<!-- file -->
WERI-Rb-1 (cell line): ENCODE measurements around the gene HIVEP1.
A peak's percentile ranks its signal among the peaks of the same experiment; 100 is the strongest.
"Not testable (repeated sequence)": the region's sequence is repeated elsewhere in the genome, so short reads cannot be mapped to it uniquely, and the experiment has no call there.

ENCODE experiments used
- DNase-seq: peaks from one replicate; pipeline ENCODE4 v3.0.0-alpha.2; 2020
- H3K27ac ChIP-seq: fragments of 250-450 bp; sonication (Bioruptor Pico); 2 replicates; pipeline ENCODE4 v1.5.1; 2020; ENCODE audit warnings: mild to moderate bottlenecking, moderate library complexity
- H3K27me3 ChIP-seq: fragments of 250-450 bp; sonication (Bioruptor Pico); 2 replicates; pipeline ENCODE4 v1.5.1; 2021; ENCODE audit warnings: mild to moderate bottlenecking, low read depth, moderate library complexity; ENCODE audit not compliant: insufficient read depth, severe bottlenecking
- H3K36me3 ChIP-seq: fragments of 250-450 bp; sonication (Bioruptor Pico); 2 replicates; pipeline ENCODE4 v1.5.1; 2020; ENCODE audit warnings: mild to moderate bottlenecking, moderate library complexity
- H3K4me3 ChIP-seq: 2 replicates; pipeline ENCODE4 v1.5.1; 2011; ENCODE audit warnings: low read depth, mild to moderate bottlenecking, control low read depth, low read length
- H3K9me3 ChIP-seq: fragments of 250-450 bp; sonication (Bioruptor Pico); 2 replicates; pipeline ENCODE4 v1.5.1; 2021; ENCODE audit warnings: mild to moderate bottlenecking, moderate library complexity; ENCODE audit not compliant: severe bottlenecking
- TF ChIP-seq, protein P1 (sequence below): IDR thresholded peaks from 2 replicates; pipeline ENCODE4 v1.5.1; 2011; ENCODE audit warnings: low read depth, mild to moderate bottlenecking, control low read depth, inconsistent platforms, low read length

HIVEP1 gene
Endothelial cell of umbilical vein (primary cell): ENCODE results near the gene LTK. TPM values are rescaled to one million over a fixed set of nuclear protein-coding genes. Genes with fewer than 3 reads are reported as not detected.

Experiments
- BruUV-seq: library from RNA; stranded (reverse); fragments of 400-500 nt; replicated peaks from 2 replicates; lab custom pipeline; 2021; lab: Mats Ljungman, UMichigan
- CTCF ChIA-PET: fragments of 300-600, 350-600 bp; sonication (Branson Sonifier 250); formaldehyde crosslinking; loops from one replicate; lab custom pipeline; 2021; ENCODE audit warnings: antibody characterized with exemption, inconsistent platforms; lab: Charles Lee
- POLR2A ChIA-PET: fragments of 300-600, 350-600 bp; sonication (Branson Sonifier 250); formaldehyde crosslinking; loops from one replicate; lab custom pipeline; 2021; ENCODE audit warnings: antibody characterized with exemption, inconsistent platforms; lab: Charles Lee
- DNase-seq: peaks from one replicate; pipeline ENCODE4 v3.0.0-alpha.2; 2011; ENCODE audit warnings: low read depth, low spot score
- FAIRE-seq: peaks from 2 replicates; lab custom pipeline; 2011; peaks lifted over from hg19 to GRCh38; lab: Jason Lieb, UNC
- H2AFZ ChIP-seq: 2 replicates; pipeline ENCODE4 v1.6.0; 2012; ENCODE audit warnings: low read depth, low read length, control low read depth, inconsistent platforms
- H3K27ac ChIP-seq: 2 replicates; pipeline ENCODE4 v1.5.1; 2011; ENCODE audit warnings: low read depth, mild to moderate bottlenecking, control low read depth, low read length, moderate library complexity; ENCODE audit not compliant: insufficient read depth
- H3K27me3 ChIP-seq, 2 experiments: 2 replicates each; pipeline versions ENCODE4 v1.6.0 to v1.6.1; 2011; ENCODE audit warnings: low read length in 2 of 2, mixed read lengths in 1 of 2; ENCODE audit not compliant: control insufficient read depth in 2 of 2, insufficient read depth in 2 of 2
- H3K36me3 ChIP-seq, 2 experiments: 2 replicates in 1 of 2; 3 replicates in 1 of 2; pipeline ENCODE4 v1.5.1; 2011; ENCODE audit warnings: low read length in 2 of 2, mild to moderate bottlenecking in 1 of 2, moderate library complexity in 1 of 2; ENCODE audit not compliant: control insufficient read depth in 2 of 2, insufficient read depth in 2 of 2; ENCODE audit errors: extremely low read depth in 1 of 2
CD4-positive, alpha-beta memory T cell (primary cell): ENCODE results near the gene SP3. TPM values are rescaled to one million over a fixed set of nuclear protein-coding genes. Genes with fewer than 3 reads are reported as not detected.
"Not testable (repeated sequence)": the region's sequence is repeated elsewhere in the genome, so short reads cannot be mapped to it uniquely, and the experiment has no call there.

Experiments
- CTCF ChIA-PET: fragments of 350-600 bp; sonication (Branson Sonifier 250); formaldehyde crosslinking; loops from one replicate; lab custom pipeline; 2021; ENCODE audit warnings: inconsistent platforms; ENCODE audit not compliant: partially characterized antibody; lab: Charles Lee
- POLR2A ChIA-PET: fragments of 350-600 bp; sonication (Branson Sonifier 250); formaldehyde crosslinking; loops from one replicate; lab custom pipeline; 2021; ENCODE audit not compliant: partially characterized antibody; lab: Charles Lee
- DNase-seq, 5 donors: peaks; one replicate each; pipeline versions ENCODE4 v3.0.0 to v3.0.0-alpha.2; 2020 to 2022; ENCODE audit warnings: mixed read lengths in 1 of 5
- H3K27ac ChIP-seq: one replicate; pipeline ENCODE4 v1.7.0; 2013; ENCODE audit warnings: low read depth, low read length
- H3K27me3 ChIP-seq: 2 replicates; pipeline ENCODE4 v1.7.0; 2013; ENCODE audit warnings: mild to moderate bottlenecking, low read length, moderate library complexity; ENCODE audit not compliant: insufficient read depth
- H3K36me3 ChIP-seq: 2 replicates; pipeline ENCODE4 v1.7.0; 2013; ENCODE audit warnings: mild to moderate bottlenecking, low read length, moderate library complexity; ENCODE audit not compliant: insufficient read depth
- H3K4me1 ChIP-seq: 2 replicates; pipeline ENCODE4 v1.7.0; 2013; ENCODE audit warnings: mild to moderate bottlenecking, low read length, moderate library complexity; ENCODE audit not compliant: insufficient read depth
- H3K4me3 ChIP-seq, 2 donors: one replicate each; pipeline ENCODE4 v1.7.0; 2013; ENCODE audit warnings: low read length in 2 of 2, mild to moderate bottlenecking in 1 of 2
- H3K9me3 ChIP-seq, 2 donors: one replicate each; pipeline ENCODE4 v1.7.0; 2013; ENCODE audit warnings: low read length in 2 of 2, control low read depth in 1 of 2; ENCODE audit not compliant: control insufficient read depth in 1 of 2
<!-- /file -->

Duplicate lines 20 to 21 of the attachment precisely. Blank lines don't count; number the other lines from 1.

- H2AFZ ChIP-seq: 2 replicates; pipeline ENCODE4 v1.6.0; 2012; ENCODE audit warnings: low read depth, low read length, control low read depth, inconsistent platforms
- H3K27ac ChIP-seq: 2 replicates; pipeline ENCODE4 v1.5.1; 2011; ENCODE audit warnings: low read depth, mild to moderate bottlenecking, control low read depth, low read length, moderate library complexity; ENCODE audit not compliant: insufficient read depth